The Canadian and rest of the global industry is still struggling with compliance and this will have some interesting repercussions going forward.patient data must be handled and stored differently

Immediately, this means that all websites that are targeted to German eyes (read Canadian LPs and international, even English-only press) should hire German side compliance experts for a quick GDPR audit. There are few European experts at this point, and even fewer foreign ones. It is worth a call around to find out who is doing this auf Deutschland and bite the bullet.

It also means that internally, patient data must be handled and stored differently. And furthermore, it is not just “patients” who have this right, but everyone who transacts with your electronic or other presence. That includes consumers, subscribers to email newsletters and other stakeholders in the industry.

As the cannabis industry also starts to embrace technology more fully, it will also have highly impactful influence on what actually passes for a compliant technology (particularly if it is customer facing) but not limited to the same.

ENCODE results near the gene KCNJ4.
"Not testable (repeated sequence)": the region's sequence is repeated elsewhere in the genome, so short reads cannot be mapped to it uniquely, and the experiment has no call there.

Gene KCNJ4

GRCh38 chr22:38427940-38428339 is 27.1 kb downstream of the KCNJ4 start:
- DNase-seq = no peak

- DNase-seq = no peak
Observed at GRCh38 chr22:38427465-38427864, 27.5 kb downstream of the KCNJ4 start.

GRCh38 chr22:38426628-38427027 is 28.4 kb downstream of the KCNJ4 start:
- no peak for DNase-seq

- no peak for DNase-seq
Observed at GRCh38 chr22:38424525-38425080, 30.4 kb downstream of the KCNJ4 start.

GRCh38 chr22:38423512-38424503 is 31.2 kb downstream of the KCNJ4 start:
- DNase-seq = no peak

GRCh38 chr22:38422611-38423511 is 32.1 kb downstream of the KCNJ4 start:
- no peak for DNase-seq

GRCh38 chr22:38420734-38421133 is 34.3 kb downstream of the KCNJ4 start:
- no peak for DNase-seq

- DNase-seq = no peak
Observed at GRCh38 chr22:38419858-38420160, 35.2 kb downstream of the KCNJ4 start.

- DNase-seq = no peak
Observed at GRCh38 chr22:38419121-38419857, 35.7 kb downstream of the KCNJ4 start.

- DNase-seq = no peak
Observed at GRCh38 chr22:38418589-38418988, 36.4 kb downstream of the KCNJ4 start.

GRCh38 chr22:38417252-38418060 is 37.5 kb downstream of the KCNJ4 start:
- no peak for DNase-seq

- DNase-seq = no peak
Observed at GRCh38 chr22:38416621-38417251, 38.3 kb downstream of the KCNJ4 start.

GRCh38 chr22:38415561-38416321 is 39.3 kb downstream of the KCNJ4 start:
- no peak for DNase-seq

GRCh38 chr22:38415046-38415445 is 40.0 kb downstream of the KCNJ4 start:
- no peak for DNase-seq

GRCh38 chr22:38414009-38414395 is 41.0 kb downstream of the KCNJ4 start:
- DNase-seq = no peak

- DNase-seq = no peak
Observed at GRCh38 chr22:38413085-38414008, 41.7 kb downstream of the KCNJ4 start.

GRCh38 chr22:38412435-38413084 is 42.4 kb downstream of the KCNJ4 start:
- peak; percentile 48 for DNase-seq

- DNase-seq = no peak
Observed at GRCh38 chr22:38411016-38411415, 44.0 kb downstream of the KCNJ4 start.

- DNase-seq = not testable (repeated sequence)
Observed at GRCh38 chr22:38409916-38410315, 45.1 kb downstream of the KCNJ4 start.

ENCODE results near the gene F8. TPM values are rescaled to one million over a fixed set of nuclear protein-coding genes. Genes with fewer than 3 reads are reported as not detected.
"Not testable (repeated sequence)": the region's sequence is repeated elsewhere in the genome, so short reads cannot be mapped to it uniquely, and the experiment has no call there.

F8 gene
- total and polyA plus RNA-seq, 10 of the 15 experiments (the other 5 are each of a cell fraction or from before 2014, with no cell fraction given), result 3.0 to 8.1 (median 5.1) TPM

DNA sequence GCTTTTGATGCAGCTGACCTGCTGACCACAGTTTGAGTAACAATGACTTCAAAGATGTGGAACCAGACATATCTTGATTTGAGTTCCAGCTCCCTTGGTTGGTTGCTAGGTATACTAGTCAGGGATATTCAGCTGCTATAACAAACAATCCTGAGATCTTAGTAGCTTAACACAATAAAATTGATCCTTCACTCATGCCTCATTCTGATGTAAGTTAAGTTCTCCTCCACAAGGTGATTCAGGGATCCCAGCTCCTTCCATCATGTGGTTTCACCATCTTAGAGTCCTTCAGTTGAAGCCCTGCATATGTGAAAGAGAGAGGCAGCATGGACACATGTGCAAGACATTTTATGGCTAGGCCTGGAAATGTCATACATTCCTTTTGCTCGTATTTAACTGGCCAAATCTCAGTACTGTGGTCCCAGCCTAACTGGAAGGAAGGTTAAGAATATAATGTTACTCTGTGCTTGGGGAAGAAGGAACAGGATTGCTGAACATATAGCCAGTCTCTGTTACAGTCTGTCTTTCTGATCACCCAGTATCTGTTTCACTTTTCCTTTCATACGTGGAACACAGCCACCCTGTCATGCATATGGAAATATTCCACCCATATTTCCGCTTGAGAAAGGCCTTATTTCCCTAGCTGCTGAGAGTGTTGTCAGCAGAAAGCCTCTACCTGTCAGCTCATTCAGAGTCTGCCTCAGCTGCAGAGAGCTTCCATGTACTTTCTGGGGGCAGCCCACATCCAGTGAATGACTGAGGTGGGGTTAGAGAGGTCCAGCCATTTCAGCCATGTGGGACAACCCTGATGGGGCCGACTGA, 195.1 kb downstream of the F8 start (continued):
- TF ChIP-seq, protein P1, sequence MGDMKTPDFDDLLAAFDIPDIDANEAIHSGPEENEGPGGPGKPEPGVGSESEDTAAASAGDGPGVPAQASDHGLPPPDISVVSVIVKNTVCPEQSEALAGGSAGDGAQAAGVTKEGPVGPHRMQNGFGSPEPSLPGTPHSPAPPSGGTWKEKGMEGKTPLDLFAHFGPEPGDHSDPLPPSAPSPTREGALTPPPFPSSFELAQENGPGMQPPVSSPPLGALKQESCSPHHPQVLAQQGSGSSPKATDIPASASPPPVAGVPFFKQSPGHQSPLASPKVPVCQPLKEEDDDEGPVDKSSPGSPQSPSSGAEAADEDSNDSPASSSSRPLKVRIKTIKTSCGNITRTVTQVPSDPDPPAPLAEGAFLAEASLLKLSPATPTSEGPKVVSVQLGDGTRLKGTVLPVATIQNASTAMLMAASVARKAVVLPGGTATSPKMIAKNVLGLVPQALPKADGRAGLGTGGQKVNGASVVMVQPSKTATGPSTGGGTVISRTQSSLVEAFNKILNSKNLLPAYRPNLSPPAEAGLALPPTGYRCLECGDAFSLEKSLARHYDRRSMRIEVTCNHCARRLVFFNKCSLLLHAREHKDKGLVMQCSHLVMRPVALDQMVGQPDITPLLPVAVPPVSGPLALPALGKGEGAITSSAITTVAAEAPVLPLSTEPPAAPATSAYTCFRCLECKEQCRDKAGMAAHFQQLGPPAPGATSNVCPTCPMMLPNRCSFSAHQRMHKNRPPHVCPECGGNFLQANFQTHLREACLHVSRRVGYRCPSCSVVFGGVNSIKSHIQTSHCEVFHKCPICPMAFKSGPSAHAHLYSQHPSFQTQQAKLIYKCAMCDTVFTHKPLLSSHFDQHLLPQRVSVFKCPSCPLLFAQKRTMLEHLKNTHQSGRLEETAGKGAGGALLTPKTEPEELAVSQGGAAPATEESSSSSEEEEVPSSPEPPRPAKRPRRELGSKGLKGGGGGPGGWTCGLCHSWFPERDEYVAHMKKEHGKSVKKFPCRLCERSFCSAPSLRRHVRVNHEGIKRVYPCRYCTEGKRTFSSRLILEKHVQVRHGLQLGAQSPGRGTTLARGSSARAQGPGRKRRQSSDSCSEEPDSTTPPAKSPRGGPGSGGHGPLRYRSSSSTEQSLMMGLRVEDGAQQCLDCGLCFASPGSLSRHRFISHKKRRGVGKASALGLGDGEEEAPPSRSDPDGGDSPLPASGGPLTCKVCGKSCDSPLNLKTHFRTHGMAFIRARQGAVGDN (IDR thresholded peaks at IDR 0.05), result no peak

On the marketing side, GDPR is currently causing no end of headaches. Starting with PR and customer outreach teams who are trying to figure out how much of their master mailing lists they can keep and which they cannot. On this front, Mail Chimp is undeniably the go-to right now and has also implanted easy to understand and use technology that is being adopted by European marketers and those targeting Europe.

Stay tuned for more coverage on GDPR as we cover how data protection and privacy regulations will impact cannabis businesses, their marketing and outreach, plus service design efforts (in particular to patients) and other areas of interest.